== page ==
Jingisukan in Sapporo

Pretty isn’t it?

Interrupting my Tohoku posts to keep within the season. Seems weird to write about summer in Tohoku when it’s winter already. I was in Sapporo early in 2011 on assignment for Escape magazine. It’s taken this long to write about this because it’s taken this long for my piece on Sapporo to be published! And until it’s out in print, I didn’t think it was right for me to blog about the trip.

I had a really good time on that trip. I was part of a small group of journalists – just three of us from various newspapers and magazines in Singapore – on a media visit to Sapporo, Hokkaido. I think we hit it off pretty well. And then there was the fabulous trio of ladies from Sapporo Tourism who were so generous with their time, their information and their friendship. That really made all the difference between a work trip and FUN work trip.

My posts on Sapporo are not going to follow any particular order. I’m just going to blog on whatever sticks in my mind whenever it sticks. This post for instance, is on our last dinner of the trip.

This is the Sapporo Beer Garden in Sapporo, Hokkaido. A former factory in an earlier incarnation dated 1890, the building now houses a museum and the Beer Garden or Biergarten.

The pictures you google usually show a hulking brick structure with ivy crawling up the walls – looking dignified enough to make you think you’re somewhere in England – until you actually get there and see the sprawling concretised carpark lot and shopping mall right beside it!

We were a little early for dinner so  we walked through the supermarket at the mall  in a quest for shirako – or cod sperm. We found it in the refrigerated cold food section but there was no way we could bring it home. Pity. Shirako, seasonal winter dish, tastes fantastic –  although one of the weirdest foods I’ve ever had. But then, faced with basashi (raw horsemeat), hachinoko (bee larvae), shiksa sashimi (raw deer meat), this is par for the course.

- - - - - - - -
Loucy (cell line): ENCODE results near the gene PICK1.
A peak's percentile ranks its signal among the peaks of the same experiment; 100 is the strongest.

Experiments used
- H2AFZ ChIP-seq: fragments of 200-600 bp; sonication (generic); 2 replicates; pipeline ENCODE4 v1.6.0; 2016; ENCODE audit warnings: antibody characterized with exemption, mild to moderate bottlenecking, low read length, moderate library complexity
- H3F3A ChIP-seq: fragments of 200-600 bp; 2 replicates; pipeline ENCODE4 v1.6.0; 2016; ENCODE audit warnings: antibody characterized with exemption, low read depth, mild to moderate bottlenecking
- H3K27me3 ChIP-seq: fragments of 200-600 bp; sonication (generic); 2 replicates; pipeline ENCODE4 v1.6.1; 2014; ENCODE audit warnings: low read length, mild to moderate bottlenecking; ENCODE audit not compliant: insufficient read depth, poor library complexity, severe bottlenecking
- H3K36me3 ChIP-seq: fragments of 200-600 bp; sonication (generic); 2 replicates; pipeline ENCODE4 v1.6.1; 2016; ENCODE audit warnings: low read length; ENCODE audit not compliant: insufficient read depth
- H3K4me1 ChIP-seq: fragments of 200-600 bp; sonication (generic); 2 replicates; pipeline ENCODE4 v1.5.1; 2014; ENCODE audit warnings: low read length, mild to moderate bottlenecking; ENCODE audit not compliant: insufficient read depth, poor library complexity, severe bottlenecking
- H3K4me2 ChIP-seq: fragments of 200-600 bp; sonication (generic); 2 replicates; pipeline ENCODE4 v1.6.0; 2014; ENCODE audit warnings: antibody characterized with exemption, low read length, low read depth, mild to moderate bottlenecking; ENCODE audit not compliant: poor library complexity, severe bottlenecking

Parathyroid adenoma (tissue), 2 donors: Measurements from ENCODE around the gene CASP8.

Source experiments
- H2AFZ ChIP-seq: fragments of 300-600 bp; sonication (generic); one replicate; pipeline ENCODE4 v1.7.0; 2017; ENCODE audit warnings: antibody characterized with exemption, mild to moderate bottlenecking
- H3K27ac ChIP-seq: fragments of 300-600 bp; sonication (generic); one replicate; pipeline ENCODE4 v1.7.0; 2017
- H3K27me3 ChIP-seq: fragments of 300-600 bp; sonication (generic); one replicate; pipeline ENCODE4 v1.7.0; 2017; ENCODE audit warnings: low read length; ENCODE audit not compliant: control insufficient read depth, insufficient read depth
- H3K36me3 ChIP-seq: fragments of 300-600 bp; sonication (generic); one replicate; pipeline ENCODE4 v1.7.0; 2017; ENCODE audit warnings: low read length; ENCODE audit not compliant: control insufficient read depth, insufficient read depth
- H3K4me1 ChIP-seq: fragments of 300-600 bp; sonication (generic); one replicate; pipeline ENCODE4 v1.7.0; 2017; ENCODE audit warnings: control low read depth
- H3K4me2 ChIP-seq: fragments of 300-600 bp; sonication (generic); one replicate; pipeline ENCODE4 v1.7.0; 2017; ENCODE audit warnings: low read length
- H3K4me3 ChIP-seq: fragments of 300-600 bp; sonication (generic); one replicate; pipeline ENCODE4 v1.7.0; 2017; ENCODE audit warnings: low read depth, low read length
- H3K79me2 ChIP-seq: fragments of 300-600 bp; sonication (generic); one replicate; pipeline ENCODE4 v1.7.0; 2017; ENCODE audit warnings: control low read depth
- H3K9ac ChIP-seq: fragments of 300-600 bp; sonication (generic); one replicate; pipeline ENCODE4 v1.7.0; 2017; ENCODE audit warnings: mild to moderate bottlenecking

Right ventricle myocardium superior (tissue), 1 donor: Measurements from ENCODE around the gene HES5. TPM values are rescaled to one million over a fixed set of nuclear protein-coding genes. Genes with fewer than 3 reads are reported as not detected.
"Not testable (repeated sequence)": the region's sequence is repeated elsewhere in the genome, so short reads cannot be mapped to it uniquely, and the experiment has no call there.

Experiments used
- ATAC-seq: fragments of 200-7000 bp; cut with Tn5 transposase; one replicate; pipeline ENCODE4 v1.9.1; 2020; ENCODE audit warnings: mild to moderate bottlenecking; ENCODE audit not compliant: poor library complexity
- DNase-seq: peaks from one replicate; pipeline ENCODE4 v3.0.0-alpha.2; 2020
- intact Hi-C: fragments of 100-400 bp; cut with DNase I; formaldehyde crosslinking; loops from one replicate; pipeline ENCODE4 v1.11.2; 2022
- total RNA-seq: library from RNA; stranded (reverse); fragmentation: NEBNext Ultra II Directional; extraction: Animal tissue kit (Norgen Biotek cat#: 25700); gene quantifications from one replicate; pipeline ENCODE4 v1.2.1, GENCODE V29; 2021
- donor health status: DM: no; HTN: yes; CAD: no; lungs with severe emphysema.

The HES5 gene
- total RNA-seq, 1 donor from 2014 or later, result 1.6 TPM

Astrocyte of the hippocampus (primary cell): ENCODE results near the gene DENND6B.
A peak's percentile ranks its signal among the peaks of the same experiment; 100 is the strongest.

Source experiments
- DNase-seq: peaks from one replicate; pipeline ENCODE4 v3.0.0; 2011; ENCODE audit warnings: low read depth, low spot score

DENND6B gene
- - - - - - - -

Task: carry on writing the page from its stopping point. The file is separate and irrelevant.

Eating in Japan is always an adventure – and great food is not always found in traditional presentations. Sometimes so-so food becomes great food when it comes with great fun – as was the case with dinner at the Sapporo Beer Garden.

To reflect the festive season, the red-bricked building was prettily lit with Christmas lights. The ivy was gone of course, but the snow and the twinkling lights added the oomph factor to an impressively atmospheric place for a fun dinner. Inside, a fire in the hearth welcomed us at the waiting area.

The dining section was a large noisy hall – somewhat like an old refectory with shades of Hogwart banners, except that instead of Griffindor colours, we had Yebisu and Sapporo biru!

The key specialty of the Sapporo Beer Garden is jingisukan or mutton bbq on a metal helmet-like hot plate. For about 3600yen, it’s a rollicking free flow of drinks, platters of sushi, Hokkaido crab, salad and meat. And lots of Sapporo beer of course!

Here’s how you enjoy jingisukan:

First behold the pristine iron pan shaped like – what else – Hokkaido! The domed area is for cooking and is supposedly representative of Genghis Khan’s helmet – hence the name jingisukan. Or was it so named because of the mutton? Or wait a minute, wasn’t the Khan repelled when he tried to invade Japan a couple of hundred years ago? The details are fuzzy but it doesn’t matter. Not really. All that matters is HOW you cook and eat the mutton – never mind the flimsy Khan connection.

Anyway, getting down to action means you then take a chunk of mutton fat and wipe the hot dome, melting the grease in the process, like this:

Once the pan is sufficiently greased, add the veg and the meat. Let it sizzle and then dig in. The modern version of the caveman campfire.

Along the way, dig in, or should I say carefully dig out, the delicate flesh of the long slender Hokkaido crab legs, bulk up on sushi and lots of beer. Kampai!

Our Japanese hosts were great fun and the evening just whizzed by until we realised that we were the last party in the hall and the staff were waiting patiently for us to finish.

We struggled into our coats, replete with good food and company, a bit sad that the evening had ended. It was one of those memorable meals you’d think about from time to time in years to come. Yeah, jingisukan may be a bit corny and bordering on the kitschy, and maybe the food is not great, just okay. Nevertheless this is a fun way to have dinner especially if you’re ever in Sapporo.

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